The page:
Photo/Illutration TEPCO President Tomoaki Kobayakawa speaks at a news conference in Tokyo’s Chiyoda Ward on Jan. 23. (Junichi Miyagawa)

Tokyo Electric Power Co. filed an application with the government on Jan. 23 to raise electricity rates for households by an average of 29.31 percent starting in June.

“The business environment is severe at the moment as electricity procurement costs significantly rose due to soaring fuel prices and a weak yen,” TEPCO President Tomoaki Kobayakawa said at a news conference that day. 

TEPCO hopes the rate hike will improve its business environment, which has been hit hard by soaring fuel costs.

“We have come to this difficult decision as (surging costs) could disrupt the stable supply of electricity,” Kobayakawa said.

The submitted application factors in the plan to bring the Kashiwazaki-Kariwa nuclear plant in Niigata Prefecture back online. 

The utility applied to the industry ministry to raise the regulated electricity rates, which requires government approval.

The ministry will examine the application and decide the final rates after public hearings to solicit opinions from the public.

If the ministry approves TEPCO's request, a monthly bill for a standard household using 260 kilowatt-hours is expected to rise by 2,611 yen ($20), raising the current bill of 9,126 yen to 11,737 yen.

TEPCO has passed higher fuel prices on to its rates under the system designed to automatically adjust monthly electricity fees based on fuel price fluctuations. It has been unable to raise the rates since September as it reached a price ceiling.

The government will subsidize electric power companies by 7 yen per 1 kilowatt-hour starting from February’s meter readings to curb skyrocketing electricity rates.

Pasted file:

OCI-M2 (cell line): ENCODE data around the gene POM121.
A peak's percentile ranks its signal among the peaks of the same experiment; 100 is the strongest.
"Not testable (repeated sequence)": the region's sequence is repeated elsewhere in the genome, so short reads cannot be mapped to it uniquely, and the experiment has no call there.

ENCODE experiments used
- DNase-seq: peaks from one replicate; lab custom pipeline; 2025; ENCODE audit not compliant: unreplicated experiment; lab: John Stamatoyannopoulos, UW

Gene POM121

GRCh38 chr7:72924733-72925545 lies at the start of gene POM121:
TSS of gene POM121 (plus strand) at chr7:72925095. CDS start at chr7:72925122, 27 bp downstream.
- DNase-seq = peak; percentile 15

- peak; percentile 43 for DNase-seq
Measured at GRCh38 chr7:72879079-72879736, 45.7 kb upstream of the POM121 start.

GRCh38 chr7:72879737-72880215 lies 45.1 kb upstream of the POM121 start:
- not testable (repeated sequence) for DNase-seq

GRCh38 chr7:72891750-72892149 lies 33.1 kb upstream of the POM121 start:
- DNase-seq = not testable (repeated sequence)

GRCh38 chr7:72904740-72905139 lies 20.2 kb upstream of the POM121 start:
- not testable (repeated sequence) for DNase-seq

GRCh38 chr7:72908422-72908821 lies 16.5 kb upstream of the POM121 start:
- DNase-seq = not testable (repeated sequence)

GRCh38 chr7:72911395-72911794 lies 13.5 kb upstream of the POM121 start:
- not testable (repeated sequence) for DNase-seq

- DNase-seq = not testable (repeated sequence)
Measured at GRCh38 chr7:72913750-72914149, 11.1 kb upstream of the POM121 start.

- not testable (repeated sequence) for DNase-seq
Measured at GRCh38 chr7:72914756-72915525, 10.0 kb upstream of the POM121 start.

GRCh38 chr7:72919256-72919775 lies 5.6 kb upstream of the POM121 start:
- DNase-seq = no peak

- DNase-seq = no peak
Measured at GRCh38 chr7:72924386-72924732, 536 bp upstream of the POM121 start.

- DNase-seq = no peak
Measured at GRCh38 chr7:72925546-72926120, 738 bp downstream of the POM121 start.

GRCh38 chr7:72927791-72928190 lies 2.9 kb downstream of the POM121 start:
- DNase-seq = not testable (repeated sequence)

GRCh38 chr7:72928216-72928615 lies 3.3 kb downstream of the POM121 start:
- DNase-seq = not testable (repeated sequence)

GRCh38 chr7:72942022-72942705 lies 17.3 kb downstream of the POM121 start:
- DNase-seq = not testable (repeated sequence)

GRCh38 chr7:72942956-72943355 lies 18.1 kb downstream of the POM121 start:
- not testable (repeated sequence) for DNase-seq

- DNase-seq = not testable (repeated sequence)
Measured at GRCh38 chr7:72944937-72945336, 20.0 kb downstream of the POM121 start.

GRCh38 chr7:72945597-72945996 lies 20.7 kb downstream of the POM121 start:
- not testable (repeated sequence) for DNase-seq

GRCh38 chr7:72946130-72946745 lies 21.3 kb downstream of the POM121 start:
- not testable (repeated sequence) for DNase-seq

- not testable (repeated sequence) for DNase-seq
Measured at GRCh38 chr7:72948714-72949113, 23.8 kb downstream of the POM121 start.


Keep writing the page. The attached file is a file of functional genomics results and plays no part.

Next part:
The requested rates increase, however, will be more than the subsidy.

TEPCO said it calculated its rates based on the assumption that the No. 7 reactor at the Kashiwazaki-Kariwa nuclear plant is restarted in October and the No. 6 reactor in April 2025 to “reduce costs to the maximum extent possible.”

However, Kobayakawa said, “We cannot promise when the reactors will resume operations.”

TEPCO would be raising its regulated electricity rates for the first time since 2012, when all nuclear power plants were shut down in the aftermath of the Great East Japan Earthquake and tsunami in March 2011, which caused meltdowns at the Fukushima No. 1 nuclear plant. It raised the rates by an average of 8.46 percent at that time.

The latest increase will be the third largest, following 63.04 percent in 1974 and 52.33 percent in 1980.

So far, Tohoku Electric Power Co., Hokuriku Electric Power Co., Chugoku Electric Power Co., Shikoku Electric Power Co. and Okinawa Electric Power Co. have applied to raise their rates by 28 to 45 percent starting in April. The ministry is examining the proposals.

Hokkaido Electric Power Co. will soon follow suit.